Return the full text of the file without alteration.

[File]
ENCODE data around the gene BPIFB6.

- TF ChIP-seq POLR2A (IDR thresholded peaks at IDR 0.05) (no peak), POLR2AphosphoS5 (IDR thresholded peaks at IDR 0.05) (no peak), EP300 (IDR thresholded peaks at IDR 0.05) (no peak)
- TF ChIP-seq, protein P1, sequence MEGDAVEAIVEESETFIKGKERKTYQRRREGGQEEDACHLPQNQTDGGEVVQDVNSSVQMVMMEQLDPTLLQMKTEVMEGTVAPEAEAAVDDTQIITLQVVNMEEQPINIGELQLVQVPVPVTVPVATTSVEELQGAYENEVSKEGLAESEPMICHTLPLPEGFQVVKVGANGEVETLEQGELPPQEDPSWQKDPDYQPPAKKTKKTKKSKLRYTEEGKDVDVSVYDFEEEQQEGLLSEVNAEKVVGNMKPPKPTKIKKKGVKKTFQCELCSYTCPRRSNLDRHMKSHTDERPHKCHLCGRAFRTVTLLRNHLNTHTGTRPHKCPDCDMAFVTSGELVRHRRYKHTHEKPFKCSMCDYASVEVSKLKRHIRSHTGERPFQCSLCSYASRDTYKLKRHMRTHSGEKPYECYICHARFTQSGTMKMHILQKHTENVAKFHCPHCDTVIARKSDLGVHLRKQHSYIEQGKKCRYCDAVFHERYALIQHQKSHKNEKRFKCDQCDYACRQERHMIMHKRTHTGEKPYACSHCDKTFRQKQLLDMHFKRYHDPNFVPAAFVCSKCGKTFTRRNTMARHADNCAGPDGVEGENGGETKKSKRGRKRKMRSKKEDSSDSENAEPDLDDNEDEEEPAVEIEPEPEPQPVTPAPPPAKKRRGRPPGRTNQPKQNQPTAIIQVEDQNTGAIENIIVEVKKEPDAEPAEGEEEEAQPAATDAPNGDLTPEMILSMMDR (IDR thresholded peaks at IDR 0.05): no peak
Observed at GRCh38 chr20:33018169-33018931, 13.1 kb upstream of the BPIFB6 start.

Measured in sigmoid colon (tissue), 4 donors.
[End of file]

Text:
ENCODE data around the gene BPIFB6.

- TF ChIP-seq POLR2A (IDR thresholded peaks at IDR 0.05) (no peak), POLR2AphosphoS5 (IDR thresholded peaks at IDR 0.05) (no peak), EP300 (IDR thresholded peaks at IDR 0.05) (no peak)
- TF ChIP-seq, protein P1, sequence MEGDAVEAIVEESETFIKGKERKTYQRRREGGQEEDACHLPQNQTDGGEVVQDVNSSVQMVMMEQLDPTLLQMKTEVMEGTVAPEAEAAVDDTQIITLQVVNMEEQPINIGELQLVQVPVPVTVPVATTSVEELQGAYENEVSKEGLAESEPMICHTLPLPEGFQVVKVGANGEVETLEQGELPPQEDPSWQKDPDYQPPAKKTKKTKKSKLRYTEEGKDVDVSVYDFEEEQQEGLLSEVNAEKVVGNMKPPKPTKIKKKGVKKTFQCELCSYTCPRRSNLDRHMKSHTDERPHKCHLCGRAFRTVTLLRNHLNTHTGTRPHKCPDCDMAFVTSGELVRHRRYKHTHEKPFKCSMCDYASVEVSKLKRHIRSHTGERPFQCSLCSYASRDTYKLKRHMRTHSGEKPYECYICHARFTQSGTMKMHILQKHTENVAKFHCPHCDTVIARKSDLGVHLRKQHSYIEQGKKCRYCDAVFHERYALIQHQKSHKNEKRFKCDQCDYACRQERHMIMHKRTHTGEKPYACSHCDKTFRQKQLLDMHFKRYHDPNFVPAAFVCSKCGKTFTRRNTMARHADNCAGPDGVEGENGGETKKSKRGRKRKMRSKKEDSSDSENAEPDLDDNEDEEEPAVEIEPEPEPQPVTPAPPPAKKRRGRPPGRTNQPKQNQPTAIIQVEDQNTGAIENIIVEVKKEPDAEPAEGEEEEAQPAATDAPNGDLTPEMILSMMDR (IDR thresholded peaks at IDR 0.05): no peak
Observed at GRCh38 chr20:33018169-33018931, 13.1 kb upstream of the BPIFB6 start.

Measured in sigmoid colon (tissue), 4 donors.